The preservation of minhagim, in addition to maintaining the nusach of the prayer, entails upholding the pronunciation of the prayers. Each community – the Yemenites, the Sephardim, and the Ashkenazim – pronounces the prayers according to its own particular dialect. In addition, l’chatchilah, it is proper that each ethnic group continue to pray in its own traditional tunes (see Rama, Orach Chaim 619:1). Clearly, it is permissible to introduce new melodies. However, in the main part of the prayer, the traditional tune that was sanctified throughout the generations should be preserved. For that reason, a person must initially pray in a synagogue which conducts the service in his family’s nusach.
Judaism is comprised of numerous different minhagim. The nusach of the Sephardim is divided into many customs. Concerning matters of halachah, the key distinctions are evident between those who practice according to the Shulchan Aruch and those who follow the Ben Ish Chai. Furthermore, there is a specific nusach for Jews from North Africa. While the differences in nusach and halachic matters among those from North Africa and Iraq and Syria are relatively minor, their melodies contrast more strikingly. Even among the immigrants from North Africa there are such distinct disparities in melody, so that Algerians sound dissonant to Moroccans; and to Jews from Libya, both Algerians and Moroccans sound off-key. To perfectly preserve the numerous minhagim, there would have to be individual synagogues for immigrants from Tripoli, Tunis, Algiers, and Morocco, as well as differing synagogues for immigrants from Iraq, Syria, Persia, and Turkey.
Among Ashkenazic immigrants there are different minhagim as well, the primary distinction being between the Chassidim and all remaining Ashkenazim. Still, there are other significant differences in types of diction and melody. The tunes of those who pray in the Nusach Ashkenaz from Western Europe are completely different from the tunes in the Nusach Ashkenaz from Lithuania. Furthermore, regarding diction, there are at least four variations of pronunciation – those of immigrants from Lithuania, Poland, Galitzia, and Hungary. Different sects of Chassidim also have varying minhagim and distinct melodies. Additionally, among the Yemenites there are two main nusachim – Baladi and Shami.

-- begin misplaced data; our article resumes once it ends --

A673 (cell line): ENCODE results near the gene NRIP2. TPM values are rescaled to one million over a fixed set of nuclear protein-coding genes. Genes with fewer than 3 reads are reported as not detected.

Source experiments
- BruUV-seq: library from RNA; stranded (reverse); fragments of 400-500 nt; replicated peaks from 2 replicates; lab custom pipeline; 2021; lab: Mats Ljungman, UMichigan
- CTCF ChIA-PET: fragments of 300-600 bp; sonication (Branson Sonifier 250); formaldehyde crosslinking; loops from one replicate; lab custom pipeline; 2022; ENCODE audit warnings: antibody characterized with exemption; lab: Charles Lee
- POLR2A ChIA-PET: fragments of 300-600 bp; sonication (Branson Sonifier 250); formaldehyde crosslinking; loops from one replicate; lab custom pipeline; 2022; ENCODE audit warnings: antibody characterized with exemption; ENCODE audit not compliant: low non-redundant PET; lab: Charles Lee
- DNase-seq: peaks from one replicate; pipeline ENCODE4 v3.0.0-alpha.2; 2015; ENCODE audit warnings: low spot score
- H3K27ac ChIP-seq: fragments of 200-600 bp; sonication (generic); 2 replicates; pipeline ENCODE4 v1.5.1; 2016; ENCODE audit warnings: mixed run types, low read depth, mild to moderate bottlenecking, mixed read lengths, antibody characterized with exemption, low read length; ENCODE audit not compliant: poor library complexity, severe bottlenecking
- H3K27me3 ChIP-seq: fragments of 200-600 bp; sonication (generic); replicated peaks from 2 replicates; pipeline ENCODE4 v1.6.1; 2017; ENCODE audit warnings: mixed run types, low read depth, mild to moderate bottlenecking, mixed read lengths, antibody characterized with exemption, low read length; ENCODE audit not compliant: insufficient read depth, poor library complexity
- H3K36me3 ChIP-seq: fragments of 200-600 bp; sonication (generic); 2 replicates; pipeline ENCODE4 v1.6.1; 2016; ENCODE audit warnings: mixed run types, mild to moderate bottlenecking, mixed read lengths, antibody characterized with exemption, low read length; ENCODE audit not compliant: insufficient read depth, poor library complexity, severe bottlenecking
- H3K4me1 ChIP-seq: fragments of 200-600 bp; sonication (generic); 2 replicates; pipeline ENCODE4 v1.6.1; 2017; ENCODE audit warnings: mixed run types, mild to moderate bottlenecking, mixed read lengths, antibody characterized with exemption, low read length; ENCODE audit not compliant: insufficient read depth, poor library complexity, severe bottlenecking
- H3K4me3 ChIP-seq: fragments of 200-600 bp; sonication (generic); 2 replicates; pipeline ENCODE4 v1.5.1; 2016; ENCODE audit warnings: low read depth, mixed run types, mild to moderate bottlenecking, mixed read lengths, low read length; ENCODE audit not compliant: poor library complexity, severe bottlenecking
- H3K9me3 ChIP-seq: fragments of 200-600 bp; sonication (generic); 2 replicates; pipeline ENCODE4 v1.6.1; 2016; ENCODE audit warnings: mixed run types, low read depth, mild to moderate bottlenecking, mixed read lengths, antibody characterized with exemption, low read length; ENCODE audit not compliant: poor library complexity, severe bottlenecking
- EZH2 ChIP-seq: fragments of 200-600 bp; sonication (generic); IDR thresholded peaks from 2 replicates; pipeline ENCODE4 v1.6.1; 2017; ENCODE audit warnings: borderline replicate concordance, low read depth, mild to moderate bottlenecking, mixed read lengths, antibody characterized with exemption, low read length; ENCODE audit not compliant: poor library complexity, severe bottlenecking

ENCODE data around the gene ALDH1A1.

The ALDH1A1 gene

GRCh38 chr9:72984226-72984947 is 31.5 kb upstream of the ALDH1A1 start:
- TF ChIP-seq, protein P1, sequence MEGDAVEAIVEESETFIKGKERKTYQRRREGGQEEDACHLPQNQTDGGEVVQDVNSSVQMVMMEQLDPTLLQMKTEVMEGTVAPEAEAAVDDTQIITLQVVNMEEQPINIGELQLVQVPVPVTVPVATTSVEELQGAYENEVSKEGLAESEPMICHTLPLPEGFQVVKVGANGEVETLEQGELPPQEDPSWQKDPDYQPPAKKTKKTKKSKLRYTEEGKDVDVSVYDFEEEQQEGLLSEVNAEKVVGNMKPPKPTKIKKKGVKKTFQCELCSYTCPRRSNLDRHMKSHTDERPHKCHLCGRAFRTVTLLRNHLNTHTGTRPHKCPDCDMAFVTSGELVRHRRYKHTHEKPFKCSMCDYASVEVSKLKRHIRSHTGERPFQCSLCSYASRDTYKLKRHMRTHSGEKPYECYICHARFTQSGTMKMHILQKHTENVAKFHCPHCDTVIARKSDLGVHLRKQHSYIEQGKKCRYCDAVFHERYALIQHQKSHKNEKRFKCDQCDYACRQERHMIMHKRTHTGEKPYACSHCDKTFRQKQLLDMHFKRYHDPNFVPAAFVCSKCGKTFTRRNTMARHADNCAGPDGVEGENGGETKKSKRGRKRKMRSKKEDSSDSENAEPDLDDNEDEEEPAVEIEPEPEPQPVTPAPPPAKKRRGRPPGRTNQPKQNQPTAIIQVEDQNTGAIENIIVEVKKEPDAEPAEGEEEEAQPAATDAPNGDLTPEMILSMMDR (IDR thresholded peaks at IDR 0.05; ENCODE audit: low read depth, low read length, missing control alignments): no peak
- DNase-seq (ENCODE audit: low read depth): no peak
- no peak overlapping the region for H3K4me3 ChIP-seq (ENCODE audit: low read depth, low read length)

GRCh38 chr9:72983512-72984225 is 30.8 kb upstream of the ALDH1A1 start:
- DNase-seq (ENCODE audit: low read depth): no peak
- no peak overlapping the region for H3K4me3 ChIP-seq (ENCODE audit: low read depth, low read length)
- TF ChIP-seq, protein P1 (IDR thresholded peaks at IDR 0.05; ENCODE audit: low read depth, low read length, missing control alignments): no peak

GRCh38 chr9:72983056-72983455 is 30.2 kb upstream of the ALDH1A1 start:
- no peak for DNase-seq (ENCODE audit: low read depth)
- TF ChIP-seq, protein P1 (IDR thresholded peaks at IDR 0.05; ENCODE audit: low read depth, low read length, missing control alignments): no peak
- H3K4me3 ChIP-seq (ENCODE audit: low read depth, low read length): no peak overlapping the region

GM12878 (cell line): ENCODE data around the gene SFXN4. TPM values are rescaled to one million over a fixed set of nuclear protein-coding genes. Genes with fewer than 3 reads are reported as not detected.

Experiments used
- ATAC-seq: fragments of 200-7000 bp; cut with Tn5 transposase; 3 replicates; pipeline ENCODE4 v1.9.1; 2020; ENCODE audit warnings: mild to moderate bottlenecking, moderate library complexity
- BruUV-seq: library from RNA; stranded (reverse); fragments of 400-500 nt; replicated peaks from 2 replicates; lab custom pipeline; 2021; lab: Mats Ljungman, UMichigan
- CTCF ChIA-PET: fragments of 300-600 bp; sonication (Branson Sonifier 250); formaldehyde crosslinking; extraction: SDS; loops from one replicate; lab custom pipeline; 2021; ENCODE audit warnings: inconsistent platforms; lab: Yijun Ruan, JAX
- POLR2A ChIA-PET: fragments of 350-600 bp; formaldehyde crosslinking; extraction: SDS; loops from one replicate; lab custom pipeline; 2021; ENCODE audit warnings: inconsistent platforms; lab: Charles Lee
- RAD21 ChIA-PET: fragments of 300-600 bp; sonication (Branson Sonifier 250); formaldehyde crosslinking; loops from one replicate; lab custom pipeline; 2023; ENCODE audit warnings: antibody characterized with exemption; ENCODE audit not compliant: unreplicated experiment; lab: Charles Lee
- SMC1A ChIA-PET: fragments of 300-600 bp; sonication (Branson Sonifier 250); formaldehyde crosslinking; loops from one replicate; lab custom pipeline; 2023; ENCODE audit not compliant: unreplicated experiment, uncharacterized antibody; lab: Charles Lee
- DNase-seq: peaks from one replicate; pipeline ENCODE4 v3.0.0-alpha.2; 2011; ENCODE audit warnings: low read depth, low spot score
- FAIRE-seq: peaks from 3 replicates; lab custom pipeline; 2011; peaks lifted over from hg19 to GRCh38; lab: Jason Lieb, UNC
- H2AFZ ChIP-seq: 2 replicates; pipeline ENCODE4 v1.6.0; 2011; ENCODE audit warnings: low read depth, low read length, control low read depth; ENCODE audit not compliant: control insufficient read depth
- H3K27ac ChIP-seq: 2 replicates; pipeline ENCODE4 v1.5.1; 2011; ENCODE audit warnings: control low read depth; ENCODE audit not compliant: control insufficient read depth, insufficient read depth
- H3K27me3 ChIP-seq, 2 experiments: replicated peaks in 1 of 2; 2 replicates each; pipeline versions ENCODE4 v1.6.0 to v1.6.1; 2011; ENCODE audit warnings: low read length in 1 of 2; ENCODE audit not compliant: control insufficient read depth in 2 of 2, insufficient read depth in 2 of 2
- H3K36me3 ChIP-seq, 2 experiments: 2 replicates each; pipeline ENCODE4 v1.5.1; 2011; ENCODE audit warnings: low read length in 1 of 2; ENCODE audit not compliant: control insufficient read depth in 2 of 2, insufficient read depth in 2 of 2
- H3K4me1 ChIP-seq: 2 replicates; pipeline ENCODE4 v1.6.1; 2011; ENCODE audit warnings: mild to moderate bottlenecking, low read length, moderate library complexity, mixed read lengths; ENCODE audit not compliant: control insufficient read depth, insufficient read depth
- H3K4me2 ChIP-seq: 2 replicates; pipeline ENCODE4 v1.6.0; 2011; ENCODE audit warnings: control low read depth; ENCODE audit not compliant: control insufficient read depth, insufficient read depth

However, if strictly safeguarding the minhagim will bring about the dismantling of the community, it is preferable to forgo the preservation of the customs. In general, when a community is unified, and it arranges Torah study for men, women, and children, and people perform acts of kindness for one another, it succeeds in keeping its members committed to Torah and mitzvot. On the other hand, when a community lacks unity and a communal dedication to Torah, its members become are weak and above all, its children are adversely affected.
Although l’chatchilah every person should pray according to his family’s minhag, if this necessitates the establishment of dozens of small synagogues, making it difficult to assemble a minyan and organize regular Torah classes, it is preferable that ethnic groups with similar minhagim merge to form a stronger community. For example, all Jews from North Africa should pray together and if that is not sufficient, then all people who pray in the Sephardic nusach should pray together.
Therefore, in each and every place, it is necessary to weigh the pros and cons, i.e., the importance of preserving the minhagim against the significance of establishing a strong, solid community. When there are enough families from the same ethnic group living in one place, enabling them to establish a large synagogue while preserving the traditions of their minhagim, all the better. But when the number of families is insufficient, it is best that they join a group with customs similar to their own, provided that they form a strong congregation. If the consolidation of similar ethnic groups will not be adequate to ensure a strong community, it is better that all the members of the differing groups – Sephardim, Ashkenazim, and Yemenites – merge to become one community. This issue requires serious consideration, and for that reason, it is up to the mara d’atra, the primary rabbi of the place, to resolve such matters.